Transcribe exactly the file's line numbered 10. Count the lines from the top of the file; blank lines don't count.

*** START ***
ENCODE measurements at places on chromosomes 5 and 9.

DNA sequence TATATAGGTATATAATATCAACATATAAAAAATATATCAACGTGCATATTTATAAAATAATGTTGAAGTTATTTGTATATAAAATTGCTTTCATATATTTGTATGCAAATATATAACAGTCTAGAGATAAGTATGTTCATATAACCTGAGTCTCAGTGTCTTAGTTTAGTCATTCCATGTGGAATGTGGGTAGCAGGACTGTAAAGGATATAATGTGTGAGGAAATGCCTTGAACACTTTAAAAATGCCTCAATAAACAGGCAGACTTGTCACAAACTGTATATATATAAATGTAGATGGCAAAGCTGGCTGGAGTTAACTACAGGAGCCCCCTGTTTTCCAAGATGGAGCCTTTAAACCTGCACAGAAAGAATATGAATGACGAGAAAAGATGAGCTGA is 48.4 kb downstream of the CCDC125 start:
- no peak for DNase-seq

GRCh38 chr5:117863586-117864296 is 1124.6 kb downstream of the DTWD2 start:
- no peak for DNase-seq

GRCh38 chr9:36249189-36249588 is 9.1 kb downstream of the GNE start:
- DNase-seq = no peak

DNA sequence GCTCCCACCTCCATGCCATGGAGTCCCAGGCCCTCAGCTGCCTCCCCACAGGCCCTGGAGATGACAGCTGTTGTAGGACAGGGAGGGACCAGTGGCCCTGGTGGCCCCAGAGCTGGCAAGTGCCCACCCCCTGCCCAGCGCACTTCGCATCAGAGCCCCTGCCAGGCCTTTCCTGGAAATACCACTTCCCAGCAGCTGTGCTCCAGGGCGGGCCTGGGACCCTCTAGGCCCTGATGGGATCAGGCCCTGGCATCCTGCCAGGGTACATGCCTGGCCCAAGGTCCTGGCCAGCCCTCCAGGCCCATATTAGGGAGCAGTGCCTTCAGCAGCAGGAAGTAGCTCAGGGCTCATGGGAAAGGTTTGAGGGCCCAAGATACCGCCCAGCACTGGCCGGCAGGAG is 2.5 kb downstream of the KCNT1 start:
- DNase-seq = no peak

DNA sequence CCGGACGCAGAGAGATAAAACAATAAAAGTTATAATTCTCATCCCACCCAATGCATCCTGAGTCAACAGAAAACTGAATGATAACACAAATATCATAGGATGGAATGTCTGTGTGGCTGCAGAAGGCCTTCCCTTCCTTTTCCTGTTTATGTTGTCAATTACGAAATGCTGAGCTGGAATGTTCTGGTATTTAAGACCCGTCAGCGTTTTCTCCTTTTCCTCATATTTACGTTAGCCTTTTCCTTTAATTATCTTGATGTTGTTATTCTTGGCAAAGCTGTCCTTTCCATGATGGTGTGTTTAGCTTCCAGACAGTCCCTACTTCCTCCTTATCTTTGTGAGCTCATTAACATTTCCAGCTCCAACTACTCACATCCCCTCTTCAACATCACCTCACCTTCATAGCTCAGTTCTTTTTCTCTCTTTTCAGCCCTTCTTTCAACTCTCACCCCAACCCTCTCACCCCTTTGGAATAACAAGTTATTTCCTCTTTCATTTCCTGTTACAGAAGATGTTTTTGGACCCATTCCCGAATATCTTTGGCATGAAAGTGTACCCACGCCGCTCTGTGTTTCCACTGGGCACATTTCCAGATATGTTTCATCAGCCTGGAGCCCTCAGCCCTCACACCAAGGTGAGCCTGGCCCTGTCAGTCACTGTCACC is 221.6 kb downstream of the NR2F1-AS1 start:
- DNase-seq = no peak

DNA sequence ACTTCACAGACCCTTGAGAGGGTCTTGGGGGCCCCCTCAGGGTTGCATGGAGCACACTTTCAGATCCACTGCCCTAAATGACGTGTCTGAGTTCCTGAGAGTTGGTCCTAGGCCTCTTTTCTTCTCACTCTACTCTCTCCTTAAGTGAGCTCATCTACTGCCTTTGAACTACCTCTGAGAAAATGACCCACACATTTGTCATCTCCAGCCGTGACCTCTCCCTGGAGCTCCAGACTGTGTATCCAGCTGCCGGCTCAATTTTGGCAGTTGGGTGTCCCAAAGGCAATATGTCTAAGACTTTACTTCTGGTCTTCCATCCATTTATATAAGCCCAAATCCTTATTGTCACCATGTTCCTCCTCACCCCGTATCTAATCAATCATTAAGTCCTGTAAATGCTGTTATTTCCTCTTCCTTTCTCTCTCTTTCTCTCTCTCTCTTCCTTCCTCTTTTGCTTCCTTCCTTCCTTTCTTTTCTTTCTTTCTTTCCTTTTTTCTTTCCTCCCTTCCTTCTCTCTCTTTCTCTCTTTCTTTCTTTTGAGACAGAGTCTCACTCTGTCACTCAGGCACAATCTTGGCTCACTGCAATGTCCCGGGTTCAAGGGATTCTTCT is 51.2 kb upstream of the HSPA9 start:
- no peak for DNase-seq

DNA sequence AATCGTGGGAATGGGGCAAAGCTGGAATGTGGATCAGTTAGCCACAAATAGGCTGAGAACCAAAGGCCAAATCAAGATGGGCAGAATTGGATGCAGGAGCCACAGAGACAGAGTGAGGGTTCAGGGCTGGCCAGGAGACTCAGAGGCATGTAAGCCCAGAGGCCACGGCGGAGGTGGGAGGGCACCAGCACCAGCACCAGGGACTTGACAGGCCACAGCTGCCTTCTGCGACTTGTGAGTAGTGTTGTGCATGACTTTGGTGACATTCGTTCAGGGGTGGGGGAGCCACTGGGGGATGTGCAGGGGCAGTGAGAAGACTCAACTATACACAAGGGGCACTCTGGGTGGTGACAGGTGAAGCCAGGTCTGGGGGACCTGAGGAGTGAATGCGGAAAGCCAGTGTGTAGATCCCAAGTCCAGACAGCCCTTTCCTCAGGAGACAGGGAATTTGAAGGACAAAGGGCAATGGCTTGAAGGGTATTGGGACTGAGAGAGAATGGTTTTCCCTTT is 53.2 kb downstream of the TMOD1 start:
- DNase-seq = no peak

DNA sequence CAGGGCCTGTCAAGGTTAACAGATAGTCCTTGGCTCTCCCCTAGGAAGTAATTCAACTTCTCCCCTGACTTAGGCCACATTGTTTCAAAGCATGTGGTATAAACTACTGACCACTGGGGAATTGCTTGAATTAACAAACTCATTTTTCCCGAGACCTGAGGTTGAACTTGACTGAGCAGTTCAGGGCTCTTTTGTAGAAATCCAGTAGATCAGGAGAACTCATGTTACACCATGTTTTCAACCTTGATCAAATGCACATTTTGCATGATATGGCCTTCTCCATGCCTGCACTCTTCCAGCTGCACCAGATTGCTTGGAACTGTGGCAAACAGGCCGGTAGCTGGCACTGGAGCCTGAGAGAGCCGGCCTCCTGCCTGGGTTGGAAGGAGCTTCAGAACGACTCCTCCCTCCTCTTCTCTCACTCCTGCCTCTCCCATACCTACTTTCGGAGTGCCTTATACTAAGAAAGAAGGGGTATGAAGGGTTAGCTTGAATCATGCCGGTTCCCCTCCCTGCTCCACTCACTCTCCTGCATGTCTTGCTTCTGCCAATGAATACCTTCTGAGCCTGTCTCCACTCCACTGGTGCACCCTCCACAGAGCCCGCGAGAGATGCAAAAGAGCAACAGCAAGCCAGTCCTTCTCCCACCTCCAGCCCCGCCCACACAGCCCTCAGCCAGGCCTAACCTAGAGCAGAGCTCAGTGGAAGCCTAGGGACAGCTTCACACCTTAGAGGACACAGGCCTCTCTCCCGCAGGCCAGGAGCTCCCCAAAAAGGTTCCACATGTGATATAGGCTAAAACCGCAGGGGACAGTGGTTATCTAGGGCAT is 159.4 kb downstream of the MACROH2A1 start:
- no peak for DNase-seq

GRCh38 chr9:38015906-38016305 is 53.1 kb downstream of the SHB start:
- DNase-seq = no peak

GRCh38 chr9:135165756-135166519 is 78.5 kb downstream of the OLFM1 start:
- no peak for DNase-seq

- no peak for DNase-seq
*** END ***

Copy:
DNA sequence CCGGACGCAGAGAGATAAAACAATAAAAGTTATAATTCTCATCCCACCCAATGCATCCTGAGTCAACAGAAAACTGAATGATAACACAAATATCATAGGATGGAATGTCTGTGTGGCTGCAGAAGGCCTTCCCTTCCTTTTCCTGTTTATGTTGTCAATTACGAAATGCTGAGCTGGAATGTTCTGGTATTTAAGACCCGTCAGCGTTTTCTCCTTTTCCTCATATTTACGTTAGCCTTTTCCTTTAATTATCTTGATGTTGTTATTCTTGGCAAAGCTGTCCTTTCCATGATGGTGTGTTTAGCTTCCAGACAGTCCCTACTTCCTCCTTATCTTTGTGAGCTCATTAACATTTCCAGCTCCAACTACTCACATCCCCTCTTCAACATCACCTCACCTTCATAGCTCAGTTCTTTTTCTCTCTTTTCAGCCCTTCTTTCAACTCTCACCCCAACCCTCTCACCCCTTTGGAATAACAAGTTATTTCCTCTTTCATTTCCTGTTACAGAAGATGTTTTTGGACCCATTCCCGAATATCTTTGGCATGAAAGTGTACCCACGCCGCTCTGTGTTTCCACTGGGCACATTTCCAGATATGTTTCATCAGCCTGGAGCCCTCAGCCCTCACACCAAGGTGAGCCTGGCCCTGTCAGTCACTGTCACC is 221.6 kb downstream of the NR2F1-AS1 start: